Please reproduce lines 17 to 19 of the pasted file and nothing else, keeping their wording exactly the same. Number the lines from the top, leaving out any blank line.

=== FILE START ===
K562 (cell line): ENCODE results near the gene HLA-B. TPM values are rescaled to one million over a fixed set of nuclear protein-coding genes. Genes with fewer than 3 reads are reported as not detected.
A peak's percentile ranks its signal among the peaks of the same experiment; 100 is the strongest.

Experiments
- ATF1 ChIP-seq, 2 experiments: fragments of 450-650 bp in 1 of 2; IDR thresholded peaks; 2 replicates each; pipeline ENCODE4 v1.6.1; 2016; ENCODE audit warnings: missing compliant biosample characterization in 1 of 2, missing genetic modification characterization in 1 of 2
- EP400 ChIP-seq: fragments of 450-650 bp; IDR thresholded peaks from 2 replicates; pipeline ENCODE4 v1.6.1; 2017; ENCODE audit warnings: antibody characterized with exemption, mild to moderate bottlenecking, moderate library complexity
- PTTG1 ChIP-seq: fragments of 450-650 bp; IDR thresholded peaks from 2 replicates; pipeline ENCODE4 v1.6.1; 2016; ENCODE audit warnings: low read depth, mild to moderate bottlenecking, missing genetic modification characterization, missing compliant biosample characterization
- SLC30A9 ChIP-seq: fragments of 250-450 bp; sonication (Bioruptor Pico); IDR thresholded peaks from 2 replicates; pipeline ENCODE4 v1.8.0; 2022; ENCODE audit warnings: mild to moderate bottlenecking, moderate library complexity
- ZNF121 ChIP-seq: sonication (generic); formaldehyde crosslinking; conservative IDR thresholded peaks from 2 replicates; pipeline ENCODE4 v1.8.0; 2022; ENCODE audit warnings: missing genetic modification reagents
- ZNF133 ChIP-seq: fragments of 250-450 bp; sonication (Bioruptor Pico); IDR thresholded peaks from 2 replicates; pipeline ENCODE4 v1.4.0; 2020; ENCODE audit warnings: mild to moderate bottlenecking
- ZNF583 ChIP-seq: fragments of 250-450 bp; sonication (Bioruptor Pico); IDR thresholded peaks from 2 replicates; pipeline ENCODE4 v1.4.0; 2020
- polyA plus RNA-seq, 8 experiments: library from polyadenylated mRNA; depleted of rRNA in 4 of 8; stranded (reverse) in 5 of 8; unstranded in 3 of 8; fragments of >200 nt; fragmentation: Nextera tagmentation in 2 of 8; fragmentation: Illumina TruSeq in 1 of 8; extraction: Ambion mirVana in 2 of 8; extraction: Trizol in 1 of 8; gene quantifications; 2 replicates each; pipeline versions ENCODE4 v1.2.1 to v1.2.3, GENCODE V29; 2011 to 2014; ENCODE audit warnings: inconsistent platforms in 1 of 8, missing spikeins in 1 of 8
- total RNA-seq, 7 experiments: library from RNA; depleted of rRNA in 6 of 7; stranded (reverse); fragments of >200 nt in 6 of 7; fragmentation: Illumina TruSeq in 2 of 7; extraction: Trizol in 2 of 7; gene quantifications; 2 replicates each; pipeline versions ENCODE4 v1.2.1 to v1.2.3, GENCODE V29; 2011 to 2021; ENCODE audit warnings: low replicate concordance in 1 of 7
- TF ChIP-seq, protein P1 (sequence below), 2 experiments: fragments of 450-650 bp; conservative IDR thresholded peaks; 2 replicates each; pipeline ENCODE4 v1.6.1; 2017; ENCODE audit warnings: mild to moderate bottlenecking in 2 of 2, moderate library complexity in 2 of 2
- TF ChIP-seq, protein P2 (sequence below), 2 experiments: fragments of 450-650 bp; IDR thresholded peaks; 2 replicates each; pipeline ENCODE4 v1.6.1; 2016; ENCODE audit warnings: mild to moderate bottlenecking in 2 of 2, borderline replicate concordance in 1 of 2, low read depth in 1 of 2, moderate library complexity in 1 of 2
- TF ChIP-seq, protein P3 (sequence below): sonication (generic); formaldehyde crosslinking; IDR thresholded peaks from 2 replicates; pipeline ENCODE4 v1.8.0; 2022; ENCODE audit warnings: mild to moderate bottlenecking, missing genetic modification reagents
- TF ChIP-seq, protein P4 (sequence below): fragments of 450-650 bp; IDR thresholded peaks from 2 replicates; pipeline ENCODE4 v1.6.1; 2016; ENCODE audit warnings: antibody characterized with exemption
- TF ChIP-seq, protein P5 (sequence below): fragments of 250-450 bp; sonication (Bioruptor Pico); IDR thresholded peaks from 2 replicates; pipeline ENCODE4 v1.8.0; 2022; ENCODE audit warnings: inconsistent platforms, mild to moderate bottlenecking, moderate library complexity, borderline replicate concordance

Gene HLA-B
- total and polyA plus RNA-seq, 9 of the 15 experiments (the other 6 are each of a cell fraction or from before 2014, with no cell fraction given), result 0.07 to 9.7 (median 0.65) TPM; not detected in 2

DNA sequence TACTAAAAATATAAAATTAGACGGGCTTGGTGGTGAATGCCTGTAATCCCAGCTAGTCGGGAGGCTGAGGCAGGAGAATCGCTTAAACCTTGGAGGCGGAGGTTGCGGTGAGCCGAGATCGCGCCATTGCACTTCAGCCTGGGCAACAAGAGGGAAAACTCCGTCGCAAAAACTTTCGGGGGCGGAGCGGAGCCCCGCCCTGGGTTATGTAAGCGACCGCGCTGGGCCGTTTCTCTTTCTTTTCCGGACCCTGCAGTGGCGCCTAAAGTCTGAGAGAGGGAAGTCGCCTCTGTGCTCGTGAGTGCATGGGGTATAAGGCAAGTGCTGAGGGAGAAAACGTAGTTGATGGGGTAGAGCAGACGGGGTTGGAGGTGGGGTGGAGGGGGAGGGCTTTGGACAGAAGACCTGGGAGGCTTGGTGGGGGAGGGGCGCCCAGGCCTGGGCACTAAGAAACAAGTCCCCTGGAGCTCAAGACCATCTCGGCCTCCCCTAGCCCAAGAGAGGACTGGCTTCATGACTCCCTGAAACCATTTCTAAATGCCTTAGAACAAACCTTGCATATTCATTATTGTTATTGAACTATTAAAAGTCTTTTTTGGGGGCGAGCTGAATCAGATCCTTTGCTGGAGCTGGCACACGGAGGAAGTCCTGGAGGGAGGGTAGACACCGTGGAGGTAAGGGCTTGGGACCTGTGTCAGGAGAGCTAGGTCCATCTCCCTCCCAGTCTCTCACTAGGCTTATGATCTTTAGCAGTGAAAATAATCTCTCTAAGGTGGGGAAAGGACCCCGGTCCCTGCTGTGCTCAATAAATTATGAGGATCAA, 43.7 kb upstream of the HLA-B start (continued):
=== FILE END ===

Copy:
- TF ChIP-seq, protein P5 (sequence below): fragments of 250-450 bp; sonication (Bioruptor Pico); IDR thresholded peaks from 2 replicates; pipeline ENCODE4 v1.8.0; 2022; ENCODE audit warnings: inconsistent platforms, mild to moderate bottlenecking, moderate library complexity, borderline replicate concordance

Gene HLA-B
- total and polyA plus RNA-seq, 9 of the 15 experiments (the other 6 are each of a cell fraction or from before 2014, with no cell fraction given), result 0.07 to 9.7 (median 0.65) TPM; not detected in 2